An Autumn Morning #3LineTales

three line tales week 95: cowboys down under because the first Ashes test starts today

Mist danced in the rising sun which fell in-between the tall trees. The land was quiet, expect for the low movements of cattle and horses. The cowboys tried after their drunken late night and rough sleep, dozed on and off, missing the glory that was around them.

(Inspired by; https://only100words.xyz/2017/11/23/three-line-tales-week-95/ with thanks.)

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Village Bakery

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Every morning, Jenny got up and went to her family’s bakery. Always the first to arrive, she tied on a clean pale blue apron over her black pants and white blouse then set about the morning tasks. Firstly,  she took the now clean aprons out of the washing machine and hung them up on the line in the little yard. The sun was just coming up and there was only the sounds of birds to be heard.

Secondly, she checked the stock rooms and made a list of everything that needed re-ordering then Jenny placed that notepad on her grandpa’s desk for him to see. There was no need for her to clean anything as her grandma and mother tided when they closed then again before they opened.

Tying back her short chestnut brown hair and washing her hands, Jenny went to the back kitchen and the bookcase of recipe books. Even thought she knew how to make everything the bakery sold with her eyes shut, she still liked the comfort of the big, overused books. Selecting one which was all in her great-grandmother’s handwriting, Jenny placed it on the book stand and flipped through the pages.

Grabbing the ingredients, she began to make a few different loafs of bread. It didn’t really matter what kinds they were because the second they were on the shop’s shelves they would start to be bought. Having mixed, divided and put the additional ingredients in to the batches, she let all the dough proof.

At that time, other family members began arriving; Jenny’s parents and grandparents. Greeting each other, they all began their morning tasks. Her mother and grandma cleaning everything, her grandpa going in his office to do paperwork, her dad coming to help with the baking.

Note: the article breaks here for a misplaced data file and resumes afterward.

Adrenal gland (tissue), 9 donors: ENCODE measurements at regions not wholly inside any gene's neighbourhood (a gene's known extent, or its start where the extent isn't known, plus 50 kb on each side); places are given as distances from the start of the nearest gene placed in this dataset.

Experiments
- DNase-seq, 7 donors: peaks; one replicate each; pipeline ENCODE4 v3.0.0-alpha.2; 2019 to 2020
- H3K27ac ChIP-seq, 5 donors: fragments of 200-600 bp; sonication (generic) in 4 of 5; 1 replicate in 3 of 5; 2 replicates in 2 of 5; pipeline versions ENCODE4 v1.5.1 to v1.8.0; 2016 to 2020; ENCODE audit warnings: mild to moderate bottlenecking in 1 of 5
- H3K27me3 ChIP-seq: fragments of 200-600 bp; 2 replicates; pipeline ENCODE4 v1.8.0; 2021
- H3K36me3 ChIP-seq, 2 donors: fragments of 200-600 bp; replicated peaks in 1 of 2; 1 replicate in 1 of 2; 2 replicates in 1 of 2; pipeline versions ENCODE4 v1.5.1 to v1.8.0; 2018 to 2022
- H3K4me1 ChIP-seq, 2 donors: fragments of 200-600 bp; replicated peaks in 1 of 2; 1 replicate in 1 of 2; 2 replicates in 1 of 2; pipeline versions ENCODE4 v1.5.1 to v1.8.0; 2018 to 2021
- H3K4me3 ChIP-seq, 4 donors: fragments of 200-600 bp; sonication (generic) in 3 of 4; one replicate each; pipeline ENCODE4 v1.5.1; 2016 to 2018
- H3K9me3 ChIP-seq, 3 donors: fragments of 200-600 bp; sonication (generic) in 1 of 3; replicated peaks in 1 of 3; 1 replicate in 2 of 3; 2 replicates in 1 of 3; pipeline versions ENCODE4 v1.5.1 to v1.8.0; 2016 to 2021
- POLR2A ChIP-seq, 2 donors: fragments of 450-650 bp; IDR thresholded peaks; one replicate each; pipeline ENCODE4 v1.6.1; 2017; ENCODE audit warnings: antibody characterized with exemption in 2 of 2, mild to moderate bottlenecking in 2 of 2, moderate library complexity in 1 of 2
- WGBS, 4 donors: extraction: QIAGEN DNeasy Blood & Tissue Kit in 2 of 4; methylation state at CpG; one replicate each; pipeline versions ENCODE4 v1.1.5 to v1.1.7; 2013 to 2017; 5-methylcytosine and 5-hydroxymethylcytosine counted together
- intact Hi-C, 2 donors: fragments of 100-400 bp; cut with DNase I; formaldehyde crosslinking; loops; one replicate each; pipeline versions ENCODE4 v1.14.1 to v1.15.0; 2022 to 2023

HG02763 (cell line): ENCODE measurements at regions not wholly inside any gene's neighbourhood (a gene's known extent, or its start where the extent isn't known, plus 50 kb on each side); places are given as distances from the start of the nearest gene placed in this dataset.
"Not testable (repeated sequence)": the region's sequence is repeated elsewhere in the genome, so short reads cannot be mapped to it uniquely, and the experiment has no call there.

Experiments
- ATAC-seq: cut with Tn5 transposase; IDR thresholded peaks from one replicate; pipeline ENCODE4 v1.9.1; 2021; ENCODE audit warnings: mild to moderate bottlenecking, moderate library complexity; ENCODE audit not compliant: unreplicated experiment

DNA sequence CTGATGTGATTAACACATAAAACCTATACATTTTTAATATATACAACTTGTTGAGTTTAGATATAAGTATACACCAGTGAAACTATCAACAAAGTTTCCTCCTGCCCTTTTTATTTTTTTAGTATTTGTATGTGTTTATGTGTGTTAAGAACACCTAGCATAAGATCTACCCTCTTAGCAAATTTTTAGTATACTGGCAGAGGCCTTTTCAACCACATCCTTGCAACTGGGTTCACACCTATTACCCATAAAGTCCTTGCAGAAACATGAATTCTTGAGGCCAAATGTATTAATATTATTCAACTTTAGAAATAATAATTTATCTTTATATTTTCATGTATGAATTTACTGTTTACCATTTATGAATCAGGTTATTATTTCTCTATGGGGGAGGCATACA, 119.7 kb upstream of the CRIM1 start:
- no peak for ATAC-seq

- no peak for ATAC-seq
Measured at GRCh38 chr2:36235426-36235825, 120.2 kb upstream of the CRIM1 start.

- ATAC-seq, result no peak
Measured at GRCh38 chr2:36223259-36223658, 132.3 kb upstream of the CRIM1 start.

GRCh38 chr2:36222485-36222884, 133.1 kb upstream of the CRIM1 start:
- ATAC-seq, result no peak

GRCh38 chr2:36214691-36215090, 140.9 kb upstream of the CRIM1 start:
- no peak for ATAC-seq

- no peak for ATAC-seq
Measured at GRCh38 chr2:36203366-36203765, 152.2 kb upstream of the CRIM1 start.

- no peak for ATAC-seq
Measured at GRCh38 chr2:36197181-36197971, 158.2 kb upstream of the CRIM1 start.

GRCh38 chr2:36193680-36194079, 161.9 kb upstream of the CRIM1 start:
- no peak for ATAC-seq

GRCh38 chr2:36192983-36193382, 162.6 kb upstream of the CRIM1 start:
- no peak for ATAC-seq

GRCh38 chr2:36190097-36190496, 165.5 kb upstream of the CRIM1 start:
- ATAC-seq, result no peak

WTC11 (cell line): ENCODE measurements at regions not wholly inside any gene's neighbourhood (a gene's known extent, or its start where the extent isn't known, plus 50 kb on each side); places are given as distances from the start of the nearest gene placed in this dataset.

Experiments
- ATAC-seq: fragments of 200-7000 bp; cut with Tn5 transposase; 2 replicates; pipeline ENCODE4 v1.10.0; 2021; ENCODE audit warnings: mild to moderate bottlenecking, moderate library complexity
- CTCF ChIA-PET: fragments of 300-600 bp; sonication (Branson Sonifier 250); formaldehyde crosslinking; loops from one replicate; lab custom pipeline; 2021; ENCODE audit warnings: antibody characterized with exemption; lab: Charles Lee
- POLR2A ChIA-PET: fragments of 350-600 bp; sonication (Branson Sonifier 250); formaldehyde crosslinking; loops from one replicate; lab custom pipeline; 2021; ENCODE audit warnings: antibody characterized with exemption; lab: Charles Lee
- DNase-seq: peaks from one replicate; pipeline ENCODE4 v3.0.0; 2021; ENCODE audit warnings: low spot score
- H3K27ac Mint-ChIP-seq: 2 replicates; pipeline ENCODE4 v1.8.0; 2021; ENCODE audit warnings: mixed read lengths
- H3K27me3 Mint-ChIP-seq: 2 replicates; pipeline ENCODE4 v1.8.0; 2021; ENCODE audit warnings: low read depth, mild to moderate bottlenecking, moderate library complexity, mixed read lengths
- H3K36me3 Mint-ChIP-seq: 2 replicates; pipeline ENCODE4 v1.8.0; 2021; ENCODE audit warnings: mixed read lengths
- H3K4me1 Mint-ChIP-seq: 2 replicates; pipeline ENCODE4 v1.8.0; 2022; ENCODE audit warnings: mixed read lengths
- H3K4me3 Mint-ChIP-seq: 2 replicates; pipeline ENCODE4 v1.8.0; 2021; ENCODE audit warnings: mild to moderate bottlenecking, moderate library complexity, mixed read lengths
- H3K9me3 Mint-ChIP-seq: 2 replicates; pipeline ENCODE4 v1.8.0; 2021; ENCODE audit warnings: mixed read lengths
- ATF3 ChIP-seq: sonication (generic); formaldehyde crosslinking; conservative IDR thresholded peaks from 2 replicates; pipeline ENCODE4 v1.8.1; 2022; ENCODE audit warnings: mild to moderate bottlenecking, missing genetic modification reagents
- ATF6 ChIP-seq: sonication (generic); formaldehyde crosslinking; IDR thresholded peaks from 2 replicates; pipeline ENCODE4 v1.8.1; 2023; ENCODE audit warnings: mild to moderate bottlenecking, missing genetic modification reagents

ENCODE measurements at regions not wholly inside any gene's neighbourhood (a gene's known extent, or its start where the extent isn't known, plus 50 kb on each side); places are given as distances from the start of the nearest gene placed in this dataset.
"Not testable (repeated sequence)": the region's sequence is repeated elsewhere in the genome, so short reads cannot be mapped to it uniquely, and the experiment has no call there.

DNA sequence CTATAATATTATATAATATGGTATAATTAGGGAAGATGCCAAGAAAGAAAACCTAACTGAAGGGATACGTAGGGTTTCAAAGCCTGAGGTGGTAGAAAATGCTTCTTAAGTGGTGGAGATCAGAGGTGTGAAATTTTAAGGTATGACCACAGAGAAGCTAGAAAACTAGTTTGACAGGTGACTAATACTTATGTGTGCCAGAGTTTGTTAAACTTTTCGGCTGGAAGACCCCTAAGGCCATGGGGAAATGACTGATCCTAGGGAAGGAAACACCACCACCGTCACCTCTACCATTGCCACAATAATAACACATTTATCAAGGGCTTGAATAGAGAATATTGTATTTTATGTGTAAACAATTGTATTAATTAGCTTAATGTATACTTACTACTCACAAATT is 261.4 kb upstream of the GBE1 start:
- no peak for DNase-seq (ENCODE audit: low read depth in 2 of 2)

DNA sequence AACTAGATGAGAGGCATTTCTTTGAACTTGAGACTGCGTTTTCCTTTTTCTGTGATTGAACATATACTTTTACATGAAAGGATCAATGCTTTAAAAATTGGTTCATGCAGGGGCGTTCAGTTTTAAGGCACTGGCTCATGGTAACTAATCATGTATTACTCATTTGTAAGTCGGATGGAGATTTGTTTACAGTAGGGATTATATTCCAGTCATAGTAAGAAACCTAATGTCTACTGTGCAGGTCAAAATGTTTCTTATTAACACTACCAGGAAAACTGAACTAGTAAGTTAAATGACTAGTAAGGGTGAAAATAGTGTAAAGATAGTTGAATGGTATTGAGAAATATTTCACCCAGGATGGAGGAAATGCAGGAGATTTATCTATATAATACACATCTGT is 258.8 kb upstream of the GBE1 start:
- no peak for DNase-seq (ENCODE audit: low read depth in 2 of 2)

As the sun fully rose on another picture perfect summer day, the villagers and tourist started awaking. The lovely aroma of freshly baked bread filled the warm air. The bell above the bakery door tinkled and the first customer arrived. Jenny smiled as she heard an old man’s voice asking what bread there was this morning.

Her grandmother began answering as her father pulled a tray stacked with white and brown loafs out and carried it into the shop. Jenny breathed in deeply, shutting her eyes. There was no better job in the world she decided.

Gold

golden-dawn

It was some stupid time in the morning. That moment between night and day. We were parked on the roadside in the middle of nowhere where we had been all night. Some strange noise broke through my sleep and I had to get up. Navigating though the new motor home, I made it to the bathroom.

Coming out, I heard my wife moving in the bed, sighing and muttering. That was not the sound that had disturbed me though. I went to a side window because I had put the cover across the front window screen. Peering out into the predawn moments, I saw winter frost on the grass and shinning on the countryside road.

The noise sounded like an engine and my thoughts went straight to a car, a lorry or a tractor. However, as the sound grew it didn’t seem to be the engine of any of those, more it was an aircraft.